Bust-Out: Phish at the Billy Graham

IMG_7630Phish opened their concert – the first in a three night series in SF – by all swapping instruments and jamming to a song they haven’t played since 2010. The drummer (Jon Fishman) played the bass, the bassist (Mike Gordon) took the guitar, the guitarist (Trey Anastasio) rocked the keyboard, while the keyboardist (Page McConnell) smashed the drums. “Walfredo” was written by the band in 1997 with this shuffle originally intended. It has only been played live seven times since then, and it didn’t sound too great.

While the “Walfredo” opening didn’t set the tone musically for two sharp and wildly energetic sets in the Billy Graham Civic Auditorium, it certainly demonstrated Phish’s intimate relationship with their cult following of fans. Phish is a jam band known far more for their live performances than their studio albums. They’ve never played the same song in two consecutive shows and have an unparalleled ability to tweak, reinvent, and recombine their whole library.

You can find every set list, updated live, on phish.net, a site created and maintained entirely by “phans.” The site, which catalogs the time, place, and history of every song ever played live, demonstrates the ferocious dedication of Phish’s following. Phish fandom’s famous love for drugs, facial hair, and weirdness is matched (at least partially) by its love for statistics and history and history of the band. When Phish whips out a song for the first time in a while (a “bust-out”), a large portion of the crowd is knowledgeable enough to turn to each other in excitement for the rare treat.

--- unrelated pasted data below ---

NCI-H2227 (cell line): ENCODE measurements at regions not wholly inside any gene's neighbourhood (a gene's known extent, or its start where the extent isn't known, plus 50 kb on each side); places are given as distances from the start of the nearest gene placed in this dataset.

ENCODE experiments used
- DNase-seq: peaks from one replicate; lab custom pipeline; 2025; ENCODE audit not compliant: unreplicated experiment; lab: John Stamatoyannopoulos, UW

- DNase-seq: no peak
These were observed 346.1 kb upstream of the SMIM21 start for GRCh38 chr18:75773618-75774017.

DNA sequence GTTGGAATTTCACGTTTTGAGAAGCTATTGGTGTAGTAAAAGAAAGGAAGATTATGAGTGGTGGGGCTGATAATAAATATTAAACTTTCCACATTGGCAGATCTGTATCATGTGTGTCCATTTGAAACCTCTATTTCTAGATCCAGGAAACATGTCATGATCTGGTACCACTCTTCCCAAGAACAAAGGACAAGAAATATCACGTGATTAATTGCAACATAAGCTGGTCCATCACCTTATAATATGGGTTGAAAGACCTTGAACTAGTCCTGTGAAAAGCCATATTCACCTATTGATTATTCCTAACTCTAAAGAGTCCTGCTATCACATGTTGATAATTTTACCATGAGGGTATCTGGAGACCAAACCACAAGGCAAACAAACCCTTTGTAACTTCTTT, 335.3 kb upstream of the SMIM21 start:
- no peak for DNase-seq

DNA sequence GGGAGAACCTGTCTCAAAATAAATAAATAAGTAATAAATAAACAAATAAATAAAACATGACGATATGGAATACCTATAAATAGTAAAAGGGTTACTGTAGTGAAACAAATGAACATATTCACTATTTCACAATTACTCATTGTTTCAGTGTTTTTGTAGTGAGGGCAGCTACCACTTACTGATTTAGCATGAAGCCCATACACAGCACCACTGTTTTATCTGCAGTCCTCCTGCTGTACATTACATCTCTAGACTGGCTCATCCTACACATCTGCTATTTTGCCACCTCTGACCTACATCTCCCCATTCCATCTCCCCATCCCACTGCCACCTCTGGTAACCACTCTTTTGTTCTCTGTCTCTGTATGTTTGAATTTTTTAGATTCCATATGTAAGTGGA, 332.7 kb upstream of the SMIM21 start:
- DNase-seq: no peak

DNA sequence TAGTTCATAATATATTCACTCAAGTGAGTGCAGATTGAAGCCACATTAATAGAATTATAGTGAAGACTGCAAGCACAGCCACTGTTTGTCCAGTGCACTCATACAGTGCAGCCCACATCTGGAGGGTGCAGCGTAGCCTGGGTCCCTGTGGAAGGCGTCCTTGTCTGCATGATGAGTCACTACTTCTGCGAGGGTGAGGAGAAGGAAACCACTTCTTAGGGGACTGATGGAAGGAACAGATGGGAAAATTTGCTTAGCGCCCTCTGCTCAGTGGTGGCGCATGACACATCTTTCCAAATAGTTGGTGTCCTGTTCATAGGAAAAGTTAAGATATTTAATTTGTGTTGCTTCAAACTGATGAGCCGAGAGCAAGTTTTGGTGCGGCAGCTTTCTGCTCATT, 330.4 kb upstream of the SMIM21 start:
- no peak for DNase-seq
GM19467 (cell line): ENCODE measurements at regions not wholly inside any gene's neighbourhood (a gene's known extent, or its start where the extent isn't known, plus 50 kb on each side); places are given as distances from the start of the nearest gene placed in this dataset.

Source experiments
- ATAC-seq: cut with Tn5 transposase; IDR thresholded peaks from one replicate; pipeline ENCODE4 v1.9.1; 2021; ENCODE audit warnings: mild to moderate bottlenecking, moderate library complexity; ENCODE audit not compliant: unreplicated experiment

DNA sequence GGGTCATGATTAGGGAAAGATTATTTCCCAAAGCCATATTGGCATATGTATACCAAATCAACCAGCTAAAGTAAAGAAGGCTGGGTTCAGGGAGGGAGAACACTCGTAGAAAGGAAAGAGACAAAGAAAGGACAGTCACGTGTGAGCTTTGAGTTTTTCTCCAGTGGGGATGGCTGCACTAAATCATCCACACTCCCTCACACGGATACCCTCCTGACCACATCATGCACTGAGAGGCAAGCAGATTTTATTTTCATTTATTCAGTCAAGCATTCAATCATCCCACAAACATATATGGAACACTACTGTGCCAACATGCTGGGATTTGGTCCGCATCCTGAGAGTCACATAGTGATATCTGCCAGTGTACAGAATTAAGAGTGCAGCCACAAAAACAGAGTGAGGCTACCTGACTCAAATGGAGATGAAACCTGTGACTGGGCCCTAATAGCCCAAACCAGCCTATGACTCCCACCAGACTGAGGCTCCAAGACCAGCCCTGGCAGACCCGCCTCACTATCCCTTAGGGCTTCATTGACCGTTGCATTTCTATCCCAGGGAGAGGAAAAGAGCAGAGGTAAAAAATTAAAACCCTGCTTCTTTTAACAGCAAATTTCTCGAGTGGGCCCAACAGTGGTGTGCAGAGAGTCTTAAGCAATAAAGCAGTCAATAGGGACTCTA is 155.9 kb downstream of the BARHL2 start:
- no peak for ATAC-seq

The energetic buildup to the opening consisted of ‘WHOOT-WHOOT’s that spread through the venue and its bathrooms like wildfire through Blackwater Bay. A few fans would make the noise – which is quick and close together, unlike the rhythmic, EDM ‘whoot-whoot’– and it would then be carried along the hallways in both directions before shortly echoing back again. This charged vibe was only briefly interrupted by the offbeat “Walfredo” before Phish launched into a sharp first set highlighted by “Ocelot>Camelwalk,” “Maze,” and “Party Time.” “Maze” is a pretty good representative of Phish’s music – chill jams punctuated by pairs of sharp, discordant chords accompanied by similarly frenetic pulses of light. During that set, I was repeatedly reminded of Phish’s ability to perfectly blend predictability and irregularity in their rhythms, melodies, and overall pacing. Their syncopated grooves usually take a few bars to settle in to, and the strong chords sprinkled throughout their jams sound off for the brief period until you start eagerly anticipating them. Most fans have listened to these songs so many times, though, that the unpredictability lies purely in the band’s live improvisation, and not in the basic structure of its songs.